Guitar Lessons

  • Licks as Bricks – Building a Blues Guitar Solo

    Licks as Bricks – Building a Blues Guitar Solo

    Many of my students want to know how to improvise and build guitar solos over a 12 bar blues progression. Using guitar licks as bricks you can build an effective blues solo. First off you need to know the notes and the main pattern (AKA pattern 1) of the minor pentatonic scale. These notes will be the building blocks of your solo.

    The next step in constructing your solo is to create phrases or licks using these notes. These licks will act as bricks to construct your solo. The solo we’re building has a combination of licks with some using string bends and others that don’t. These bent licks are based on a phrase and its variations. Some of these phrases also use pattern 2 the minor pentatonic scale. Note that all these licks except for #3 start in the “and” after beat 3. Read More

  • Day In The Life Of A Guitar Teacher

    Day In The Life Of A Guitar Teacher

    Here is a typical day in my life as a guitar/bass guitar teacher in Melbourne. After getting up at the crack of noon (not really it’s about 9am!) I go cycling to keep fit and healthy. Otherwise I just spend all day with my butt on a chair practicing, teaching or working on the computer.
    After my morning ride and breakfast I spend my free time until my first afternoon student arrives doing admin, lesson preparation, housework, walking the dog and of course practicing.
    Currently I am practicing 20 songs for an upcoming acoustic duo gig with Deuawd. I use a Boss RC-20XL looper pedal to create rhythm guitar parts when I solo in certain songs and it’s also a great practice tool to help work on guitar solos and timing in general. Read More

  • Melbourne Guitar Show 2016

    Melbourne Guitar Show 2016

    Last Sunday I ventured out to the Melbourne Guitar Show for the afternoon. I mainly went to check out the Guitar Players Acoustic Session and The Finale Jam. Of course there were also all the exhibitor stands full of guitar and bass gear to check out too.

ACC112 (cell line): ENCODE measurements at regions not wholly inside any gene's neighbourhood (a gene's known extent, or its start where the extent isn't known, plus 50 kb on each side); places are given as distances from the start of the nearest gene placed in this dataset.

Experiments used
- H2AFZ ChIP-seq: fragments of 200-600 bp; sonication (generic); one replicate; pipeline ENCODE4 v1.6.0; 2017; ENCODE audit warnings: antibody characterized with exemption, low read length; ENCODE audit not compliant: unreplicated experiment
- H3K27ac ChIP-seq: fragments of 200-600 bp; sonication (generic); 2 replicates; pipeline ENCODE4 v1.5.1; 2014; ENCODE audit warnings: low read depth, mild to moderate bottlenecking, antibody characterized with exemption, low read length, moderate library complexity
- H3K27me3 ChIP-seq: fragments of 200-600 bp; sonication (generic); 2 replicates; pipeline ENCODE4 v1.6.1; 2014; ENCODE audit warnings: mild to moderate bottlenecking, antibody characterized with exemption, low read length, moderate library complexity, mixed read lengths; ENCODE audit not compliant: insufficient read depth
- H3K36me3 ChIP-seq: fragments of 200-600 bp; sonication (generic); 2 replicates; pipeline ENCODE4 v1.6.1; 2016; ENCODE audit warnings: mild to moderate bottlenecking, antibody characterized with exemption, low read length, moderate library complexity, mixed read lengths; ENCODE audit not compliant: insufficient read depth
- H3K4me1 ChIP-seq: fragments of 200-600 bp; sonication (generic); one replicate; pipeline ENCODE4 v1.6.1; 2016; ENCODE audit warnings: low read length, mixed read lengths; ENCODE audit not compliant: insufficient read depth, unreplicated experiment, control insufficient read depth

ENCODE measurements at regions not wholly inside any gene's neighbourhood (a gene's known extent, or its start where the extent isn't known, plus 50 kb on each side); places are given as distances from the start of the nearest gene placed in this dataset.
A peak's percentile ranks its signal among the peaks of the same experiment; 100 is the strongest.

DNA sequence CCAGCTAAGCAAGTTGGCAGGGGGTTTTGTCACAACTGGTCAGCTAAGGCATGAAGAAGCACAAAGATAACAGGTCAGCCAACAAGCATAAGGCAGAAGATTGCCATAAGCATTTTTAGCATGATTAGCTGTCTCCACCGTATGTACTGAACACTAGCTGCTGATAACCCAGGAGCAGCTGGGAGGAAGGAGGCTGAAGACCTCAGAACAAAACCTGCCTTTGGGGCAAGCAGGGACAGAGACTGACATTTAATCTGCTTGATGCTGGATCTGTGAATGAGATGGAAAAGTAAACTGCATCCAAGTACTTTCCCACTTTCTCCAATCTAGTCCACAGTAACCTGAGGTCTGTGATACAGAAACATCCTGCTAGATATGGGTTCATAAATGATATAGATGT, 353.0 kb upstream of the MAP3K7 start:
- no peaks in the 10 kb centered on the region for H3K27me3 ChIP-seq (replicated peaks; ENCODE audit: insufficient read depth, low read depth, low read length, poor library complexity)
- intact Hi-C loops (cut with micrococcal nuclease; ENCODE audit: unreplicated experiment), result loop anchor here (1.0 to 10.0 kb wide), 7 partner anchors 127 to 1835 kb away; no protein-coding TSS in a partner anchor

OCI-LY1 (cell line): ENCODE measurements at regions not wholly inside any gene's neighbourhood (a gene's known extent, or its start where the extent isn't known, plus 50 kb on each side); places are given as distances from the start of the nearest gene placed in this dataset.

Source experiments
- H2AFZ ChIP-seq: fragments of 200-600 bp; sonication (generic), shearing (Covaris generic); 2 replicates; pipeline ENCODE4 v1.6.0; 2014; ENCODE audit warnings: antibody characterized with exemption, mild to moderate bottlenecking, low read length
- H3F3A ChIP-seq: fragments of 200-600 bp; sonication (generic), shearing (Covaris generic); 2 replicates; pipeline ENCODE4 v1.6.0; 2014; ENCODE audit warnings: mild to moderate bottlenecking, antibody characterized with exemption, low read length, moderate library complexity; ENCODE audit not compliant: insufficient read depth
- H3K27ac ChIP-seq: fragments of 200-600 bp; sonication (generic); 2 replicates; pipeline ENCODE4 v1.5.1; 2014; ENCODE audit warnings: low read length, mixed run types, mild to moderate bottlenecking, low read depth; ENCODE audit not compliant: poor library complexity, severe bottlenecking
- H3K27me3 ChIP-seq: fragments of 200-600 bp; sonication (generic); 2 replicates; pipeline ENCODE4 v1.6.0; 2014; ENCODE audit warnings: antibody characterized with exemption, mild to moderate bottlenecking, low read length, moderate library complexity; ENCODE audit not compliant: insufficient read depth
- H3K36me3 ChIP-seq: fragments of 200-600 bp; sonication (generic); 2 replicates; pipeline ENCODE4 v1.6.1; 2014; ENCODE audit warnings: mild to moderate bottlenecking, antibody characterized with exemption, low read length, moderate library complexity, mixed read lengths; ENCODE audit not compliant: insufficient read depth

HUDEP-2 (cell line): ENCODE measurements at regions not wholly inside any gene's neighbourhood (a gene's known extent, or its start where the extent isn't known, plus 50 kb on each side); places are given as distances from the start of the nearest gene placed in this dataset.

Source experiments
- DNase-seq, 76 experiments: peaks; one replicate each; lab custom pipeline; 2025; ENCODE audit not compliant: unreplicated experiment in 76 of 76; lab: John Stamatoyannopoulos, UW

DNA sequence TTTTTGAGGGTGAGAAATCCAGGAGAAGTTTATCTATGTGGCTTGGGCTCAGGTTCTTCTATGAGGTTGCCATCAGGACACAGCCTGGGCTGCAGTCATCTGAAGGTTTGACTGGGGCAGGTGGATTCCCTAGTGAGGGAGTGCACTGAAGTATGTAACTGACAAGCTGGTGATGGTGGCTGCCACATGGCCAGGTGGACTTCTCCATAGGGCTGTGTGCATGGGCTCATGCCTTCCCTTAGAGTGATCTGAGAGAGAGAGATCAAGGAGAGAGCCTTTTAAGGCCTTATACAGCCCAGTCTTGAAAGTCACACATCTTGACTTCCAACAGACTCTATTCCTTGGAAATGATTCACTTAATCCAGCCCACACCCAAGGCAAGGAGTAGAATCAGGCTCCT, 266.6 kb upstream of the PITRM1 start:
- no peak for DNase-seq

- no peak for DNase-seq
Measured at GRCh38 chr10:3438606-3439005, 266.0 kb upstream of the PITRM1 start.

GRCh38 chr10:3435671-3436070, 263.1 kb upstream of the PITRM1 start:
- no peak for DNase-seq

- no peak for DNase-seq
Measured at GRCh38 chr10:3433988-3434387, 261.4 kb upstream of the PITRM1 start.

At these sort of events I personally find it hard to hear or play gear due to so much noise going on and am happy enough just to window shop as I walk by. Any way I probably have more than enough gear and guitars even though there were some good deals on offer! However there were a few products that grabbed my interest and I would recommend checking out.

     
     
     
     
    Fican Guitars www.ficanguitars.com are a range of guitars created by Australian luthier Stuart Monk that looked really interesting. Read More

  • Think You Know Your Scales? Think Again! – Part 2

    Think You Know Your Scales? Think Again! – Part 2

    Think You Know Your Scales? Think Again! – Part 2
    In the previous lesson Think You Know Your Scales? Think Again! – Part 1 exercises using the G major scale in 1 static position were shown. These guitar scale exercises outlined the scale broken into different intervals and steps. In this guitar lesson we will use the same exercises but with a 3 octave pattern moving across the fretboard in various positions.

    Even more so in the last lesson watch the fingering to ensure that the scales are played effectively especially when changing position. Practice them slowly at first then increase in tempo with a metronome or drum machine. A beginning tempo of 80bpm is recommended.
    As previously mentioned learning the pattern for the major scales also covers the 7 modes of the major scale. Read More

  • Think You Know Your Scales? Think Again! – Part 1

    Think You Know Your Scales? Think Again! – Part 1

    As a lead guitarist you’re expected to know many guitar scales and their patterns in various keys all over the fretboard. The best way to really get guitar scales under your fingers is to practice them broken into various intervals and steps. Practicing scales this way will help you learn the fretboard patterns and fingerings for them. It also helps to train your ears to hear the note intervals in a scale too. Plus these exercises can also be used to form part of your improvised solos.
    The first examples use the G major scale in 1 static position. Watch the fingering following the principle of 1 finger per fret to ensure that they are played effectively. Practice them slowly at first then increase in tempo with a metronome or drum machine. A beginning tempo of 80bpm is recommended. Read More